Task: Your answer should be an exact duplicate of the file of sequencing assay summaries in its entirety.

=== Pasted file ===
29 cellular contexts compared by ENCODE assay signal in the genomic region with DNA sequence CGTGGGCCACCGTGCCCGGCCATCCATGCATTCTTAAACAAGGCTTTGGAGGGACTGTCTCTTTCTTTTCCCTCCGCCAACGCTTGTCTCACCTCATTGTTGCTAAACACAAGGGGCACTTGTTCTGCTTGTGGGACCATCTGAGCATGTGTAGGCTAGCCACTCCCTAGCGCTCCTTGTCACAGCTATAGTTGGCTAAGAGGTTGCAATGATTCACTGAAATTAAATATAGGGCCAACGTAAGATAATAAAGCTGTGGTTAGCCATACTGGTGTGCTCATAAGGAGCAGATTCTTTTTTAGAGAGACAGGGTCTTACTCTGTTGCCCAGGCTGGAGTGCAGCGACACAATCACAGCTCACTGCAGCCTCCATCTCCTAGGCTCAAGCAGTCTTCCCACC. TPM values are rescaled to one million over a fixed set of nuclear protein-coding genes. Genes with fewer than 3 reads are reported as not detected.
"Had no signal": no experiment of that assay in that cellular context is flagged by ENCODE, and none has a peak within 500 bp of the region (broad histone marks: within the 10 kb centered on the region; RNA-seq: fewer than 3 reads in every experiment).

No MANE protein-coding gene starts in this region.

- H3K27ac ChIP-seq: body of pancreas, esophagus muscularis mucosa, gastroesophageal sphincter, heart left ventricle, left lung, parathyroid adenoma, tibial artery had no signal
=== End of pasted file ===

29 cellular contexts compared by ENCODE assay signal in the genomic region with DNA sequence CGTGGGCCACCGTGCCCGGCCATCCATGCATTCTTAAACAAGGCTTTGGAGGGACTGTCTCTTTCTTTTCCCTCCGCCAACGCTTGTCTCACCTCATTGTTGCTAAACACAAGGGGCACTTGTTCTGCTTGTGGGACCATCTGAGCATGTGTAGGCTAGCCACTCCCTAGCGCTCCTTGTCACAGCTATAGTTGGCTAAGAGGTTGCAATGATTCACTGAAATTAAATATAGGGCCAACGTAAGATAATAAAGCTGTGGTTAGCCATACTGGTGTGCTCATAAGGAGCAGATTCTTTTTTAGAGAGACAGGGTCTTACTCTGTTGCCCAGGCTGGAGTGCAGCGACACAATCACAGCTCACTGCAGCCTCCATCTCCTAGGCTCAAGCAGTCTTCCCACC. TPM values are rescaled to one million over a fixed set of nuclear protein-coding genes. Genes with fewer than 3 reads are reported as not detected.
"Had no signal": no experiment of that assay in that cellular context is flagged by ENCODE, and none has a peak within 500 bp of the region (broad histone marks: within the 10 kb centered on the region; RNA-seq: fewer than 3 reads in every experiment).

No MANE protein-coding gene starts in this region.

- H3K27ac ChIP-seq: body of pancreas, esophagus muscularis mucosa, gastroesophageal sphincter, heart left ventricle, left lung, parathyroid adenoma, tibial artery had no signal